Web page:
Abouaf v. JD & AB Spreckels Co., 26 F. Supp. 830 (N.D. Cal. 1939)

US District Court for the Northern District of California - 26 F. Supp. 830 (N.D. Cal. 1939)
March 8, 1939

26 F. Supp. 830 (1939)

ABOUAF et al.
J. D. & A. B. SPRECKELS CO. et al.

No. 20385 L.

District Court, N. D. California.

March 8, 1939.

*831 Roger A. Bramy, Herbert A. Leland, Marcel E. Cerf, and Robinson & Leland, all of San Francisco, Cal., for plaintiffs.

Morrison, Hohfeld, Foerster, Shuman & Clark, Chickering & Gregory, Frederick M. Fisk, Walter C. Fox, Jr., Pillsbury, Madison & Sutro, Orrick, Dahlquist, Neff & Herrington, Brobeck, Phleger & Harrison, Bacigalupi, Elkus & Salinger and Cooley, Crowley & Supple, all of San Francisco, Cal., and David D. Oliphant, Jr., of Oakland, Cal., for defendants.

LOUDERBACK, District Judge.

The plaintiffs have filed a complaint, and an amended complaint against twenty four defendants, together with a number of "Does" to recover triple damages for an alleged violation of the Federal Anti-Trust Acts.

The amended complaint alleges: (1) That in 1936 the plaintiffs attempted to establish a local wholesale grocery business in Vallejo, California. (Paragraph 1.) (2) That each of the several defendants "* * * is engaged on a large scale in interstate or foreign commerce * * *". (3) That the defendants combined and conspired to restrain interstate commerce by agreeing to prevent plaintiffs from obtaining the articles which the defendants manufactured. That the supplying of their respective commodities to the plaintiffs required shipments in interstate commerce of such commodities. That the defendants agreed among themselves not to ship or sell such goods to the plaintiffs. (Paragraph 111.) (4) That certain defendants endeavored to cause wholesale producers not to sell to plaintiffs. (5) That by reason of the alleged combination the plaintiffs were unable to buy the commodities sold by said defendants, and that they were therefor damaged. (6) The amended complaint then states that the plaintiffs were forced to buy said staples of the grocery business at the same retail prices at which plaintiffs *832 sold to their retail grocery customers. (Paragraph V, page 17-18.)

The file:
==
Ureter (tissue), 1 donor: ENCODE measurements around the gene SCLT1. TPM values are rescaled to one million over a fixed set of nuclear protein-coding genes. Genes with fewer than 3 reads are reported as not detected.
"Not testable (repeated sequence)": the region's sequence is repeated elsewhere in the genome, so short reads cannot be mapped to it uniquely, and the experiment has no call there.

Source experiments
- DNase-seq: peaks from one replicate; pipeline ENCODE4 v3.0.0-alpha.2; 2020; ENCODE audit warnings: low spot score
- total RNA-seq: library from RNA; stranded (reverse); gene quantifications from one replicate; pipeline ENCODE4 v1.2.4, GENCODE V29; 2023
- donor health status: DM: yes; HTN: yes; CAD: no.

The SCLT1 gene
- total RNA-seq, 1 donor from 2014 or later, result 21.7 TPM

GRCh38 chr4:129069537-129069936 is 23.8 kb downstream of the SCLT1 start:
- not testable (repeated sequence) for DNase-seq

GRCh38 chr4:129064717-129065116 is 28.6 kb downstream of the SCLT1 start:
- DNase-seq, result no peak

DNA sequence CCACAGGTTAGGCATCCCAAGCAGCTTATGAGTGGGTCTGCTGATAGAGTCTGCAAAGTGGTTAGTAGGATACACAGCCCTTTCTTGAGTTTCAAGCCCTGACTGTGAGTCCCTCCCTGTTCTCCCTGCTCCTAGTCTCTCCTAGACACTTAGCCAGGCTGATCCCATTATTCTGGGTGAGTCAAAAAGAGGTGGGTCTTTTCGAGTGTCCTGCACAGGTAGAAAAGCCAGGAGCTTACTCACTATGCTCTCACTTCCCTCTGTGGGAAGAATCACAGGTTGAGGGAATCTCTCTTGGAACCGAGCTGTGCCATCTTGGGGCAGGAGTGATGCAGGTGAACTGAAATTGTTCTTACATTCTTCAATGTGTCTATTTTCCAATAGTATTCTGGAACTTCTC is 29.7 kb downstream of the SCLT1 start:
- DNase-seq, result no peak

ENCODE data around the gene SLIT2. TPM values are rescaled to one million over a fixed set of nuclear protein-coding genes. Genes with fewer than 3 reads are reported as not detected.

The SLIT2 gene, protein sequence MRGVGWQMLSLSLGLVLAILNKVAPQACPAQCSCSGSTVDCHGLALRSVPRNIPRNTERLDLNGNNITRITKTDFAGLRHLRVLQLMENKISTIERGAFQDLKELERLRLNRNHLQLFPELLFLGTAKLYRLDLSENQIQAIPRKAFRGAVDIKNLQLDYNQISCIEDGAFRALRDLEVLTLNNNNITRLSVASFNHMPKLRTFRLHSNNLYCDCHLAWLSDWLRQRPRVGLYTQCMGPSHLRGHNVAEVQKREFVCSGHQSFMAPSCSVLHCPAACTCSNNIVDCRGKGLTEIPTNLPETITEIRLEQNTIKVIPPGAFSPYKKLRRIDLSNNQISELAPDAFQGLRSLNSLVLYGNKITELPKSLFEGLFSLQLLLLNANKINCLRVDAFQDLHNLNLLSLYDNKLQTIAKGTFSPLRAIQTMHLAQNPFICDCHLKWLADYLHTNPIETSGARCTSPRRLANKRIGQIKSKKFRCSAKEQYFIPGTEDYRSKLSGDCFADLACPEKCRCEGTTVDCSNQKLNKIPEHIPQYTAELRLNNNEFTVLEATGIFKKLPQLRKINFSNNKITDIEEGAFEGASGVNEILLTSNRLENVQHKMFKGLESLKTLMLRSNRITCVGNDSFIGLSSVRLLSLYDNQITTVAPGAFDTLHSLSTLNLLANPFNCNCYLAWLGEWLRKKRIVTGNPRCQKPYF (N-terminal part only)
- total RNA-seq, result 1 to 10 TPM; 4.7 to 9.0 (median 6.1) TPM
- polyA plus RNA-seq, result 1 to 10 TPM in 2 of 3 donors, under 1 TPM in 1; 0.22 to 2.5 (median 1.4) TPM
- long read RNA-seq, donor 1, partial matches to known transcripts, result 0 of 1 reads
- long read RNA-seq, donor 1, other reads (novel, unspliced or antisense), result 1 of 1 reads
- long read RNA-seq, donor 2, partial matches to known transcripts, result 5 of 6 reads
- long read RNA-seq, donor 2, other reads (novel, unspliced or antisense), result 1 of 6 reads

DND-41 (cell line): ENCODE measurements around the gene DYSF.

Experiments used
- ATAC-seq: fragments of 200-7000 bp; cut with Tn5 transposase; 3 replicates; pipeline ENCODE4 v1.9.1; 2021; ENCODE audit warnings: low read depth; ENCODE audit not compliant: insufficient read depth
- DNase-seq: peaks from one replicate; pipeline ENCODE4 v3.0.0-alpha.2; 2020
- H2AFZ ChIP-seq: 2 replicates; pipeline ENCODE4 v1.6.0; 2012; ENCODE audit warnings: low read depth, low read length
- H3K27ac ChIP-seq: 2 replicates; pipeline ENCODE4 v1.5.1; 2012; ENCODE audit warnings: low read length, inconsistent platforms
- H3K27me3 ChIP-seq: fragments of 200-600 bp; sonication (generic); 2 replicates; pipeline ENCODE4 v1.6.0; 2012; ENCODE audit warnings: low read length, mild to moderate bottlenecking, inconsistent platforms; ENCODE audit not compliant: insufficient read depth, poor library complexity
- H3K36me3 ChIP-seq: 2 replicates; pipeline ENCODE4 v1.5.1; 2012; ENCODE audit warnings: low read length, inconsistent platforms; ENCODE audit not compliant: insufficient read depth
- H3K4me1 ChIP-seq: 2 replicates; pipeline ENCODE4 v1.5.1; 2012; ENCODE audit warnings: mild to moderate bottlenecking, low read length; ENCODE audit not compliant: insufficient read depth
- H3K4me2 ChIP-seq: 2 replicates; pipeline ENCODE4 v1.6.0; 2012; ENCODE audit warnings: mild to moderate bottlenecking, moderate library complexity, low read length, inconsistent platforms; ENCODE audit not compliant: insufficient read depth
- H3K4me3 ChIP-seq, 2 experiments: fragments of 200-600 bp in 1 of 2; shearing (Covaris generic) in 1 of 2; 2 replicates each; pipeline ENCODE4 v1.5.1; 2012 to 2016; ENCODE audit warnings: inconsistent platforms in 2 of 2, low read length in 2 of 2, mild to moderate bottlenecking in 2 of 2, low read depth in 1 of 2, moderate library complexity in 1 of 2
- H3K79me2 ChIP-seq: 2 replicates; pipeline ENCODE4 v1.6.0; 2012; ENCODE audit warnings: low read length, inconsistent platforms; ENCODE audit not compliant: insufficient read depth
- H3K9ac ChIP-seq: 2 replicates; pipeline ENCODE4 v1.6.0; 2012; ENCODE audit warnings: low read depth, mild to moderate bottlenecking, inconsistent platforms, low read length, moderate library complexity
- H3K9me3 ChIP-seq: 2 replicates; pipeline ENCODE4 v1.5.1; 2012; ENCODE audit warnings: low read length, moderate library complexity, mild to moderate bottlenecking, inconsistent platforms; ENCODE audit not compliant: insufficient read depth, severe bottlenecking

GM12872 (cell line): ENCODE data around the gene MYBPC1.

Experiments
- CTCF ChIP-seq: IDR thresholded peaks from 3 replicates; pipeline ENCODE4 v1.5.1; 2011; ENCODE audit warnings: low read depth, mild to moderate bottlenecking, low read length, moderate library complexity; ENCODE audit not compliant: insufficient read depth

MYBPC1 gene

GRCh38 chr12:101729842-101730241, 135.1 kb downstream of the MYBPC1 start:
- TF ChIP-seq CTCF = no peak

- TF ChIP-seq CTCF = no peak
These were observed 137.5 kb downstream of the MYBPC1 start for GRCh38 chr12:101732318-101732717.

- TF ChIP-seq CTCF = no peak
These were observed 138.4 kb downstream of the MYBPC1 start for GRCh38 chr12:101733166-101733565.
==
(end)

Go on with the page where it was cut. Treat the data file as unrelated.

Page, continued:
Defendants demurred to the amended complaint, and an issue presented to the Court is whether or not the amended complaint pleads a cause of action.

Plaintiffs' right to sue, if any, is founded upon section 7 of the Sherman Anti-Trust Act, as amended, Act of July 2, 1890, c. 647, sec. 7, 26 Stat. 210, 15 U.S.C.A. § 15, which reads: "Any person who shall be injured in his business or property by reason of anything forbidden in the antitrust laws may sue therefor in any district court of the United States in the district in which the defendant resides or is found or has an agent * * * and shall recover threefold the damages by him sustained * * *".

The acts forbidden or declared to be unlawful by the Anti-Trust laws are to be found in sections 1 and 2 of the Sherman Anti-Trust Act, Act of July 2, 1890, c. 647, sections 1 and 2, 26 Stat. 209, 15 U.S.C.A. §§ 1 and 2. Virtue v. Creamery Package Co., 227 U.S. 8, 24, 33 S. Ct. 202, 57 L. Ed. 393.

Section 1 reads: "Every contract, combination in the form of trust or otherwise, or conspiracy, in restraint of trade or commerce among the several states, or with foreign nations, is declared to be illegal. * * *"

Section 2 reads: "Every person who shall monopolize, or attempt to monopolize, or combine or conspire with any other person or persons, to monopolize any part of the trade or commerce among the several States, or with foreign nations, shall be deemed guilty of a misdemeanor * * *".

The only other anti-trust law which may be pertinent under the amended complaint herein is section 1 of the Robinson-Patman Act (Act of June 19, 1936, c. 592, section 1, 49 Stat. 1526, 15 U.S.C.A. § 13). The Section reads: